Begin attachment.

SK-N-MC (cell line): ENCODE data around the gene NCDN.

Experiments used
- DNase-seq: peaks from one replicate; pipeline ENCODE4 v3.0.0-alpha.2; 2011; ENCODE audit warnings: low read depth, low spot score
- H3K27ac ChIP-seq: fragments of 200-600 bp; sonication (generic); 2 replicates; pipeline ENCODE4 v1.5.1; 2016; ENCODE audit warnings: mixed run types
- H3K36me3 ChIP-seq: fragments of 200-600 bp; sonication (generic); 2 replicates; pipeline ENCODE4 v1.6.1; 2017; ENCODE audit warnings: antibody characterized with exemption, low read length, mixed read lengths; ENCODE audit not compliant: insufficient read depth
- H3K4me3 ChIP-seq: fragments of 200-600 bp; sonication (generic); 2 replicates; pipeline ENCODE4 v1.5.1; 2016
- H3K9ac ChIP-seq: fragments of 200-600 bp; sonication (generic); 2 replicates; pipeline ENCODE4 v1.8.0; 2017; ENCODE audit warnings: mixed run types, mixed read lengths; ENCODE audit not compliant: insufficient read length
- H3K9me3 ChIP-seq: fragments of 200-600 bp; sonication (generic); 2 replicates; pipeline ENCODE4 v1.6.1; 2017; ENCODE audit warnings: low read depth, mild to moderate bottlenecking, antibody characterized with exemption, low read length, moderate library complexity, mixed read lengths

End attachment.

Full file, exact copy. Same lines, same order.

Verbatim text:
SK-N-MC (cell line): ENCODE data around the gene NCDN.

Experiments used
- DNase-seq: peaks from one replicate; pipeline ENCODE4 v3.0.0-alpha.2; 2011; ENCODE audit warnings: low read depth, low spot score
- H3K27ac ChIP-seq: fragments of 200-600 bp; sonication (generic); 2 replicates; pipeline ENCODE4 v1.5.1; 2016; ENCODE audit warnings: mixed run types
- H3K36me3 ChIP-seq: fragments of 200-600 bp; sonication (generic); 2 replicates; pipeline ENCODE4 v1.6.1; 2017; ENCODE audit warnings: antibody characterized with exemption, low read length, mixed read lengths; ENCODE audit not compliant: insufficient read depth
- H3K4me3 ChIP-seq: fragments of 200-600 bp; sonication (generic); 2 replicates; pipeline ENCODE4 v1.5.1; 2016
- H3K9ac ChIP-seq: fragments of 200-600 bp; sonication (generic); 2 replicates; pipeline ENCODE4 v1.8.0; 2017; ENCODE audit warnings: mixed run types, mixed read lengths; ENCODE audit not compliant: insufficient read length
- H3K9me3 ChIP-seq: fragments of 200-600 bp; sonication (generic); 2 replicates; pipeline ENCODE4 v1.6.1; 2017; ENCODE audit warnings: low read depth, mild to moderate bottlenecking, antibody characterized with exemption, low read length, moderate library complexity, mixed read lengths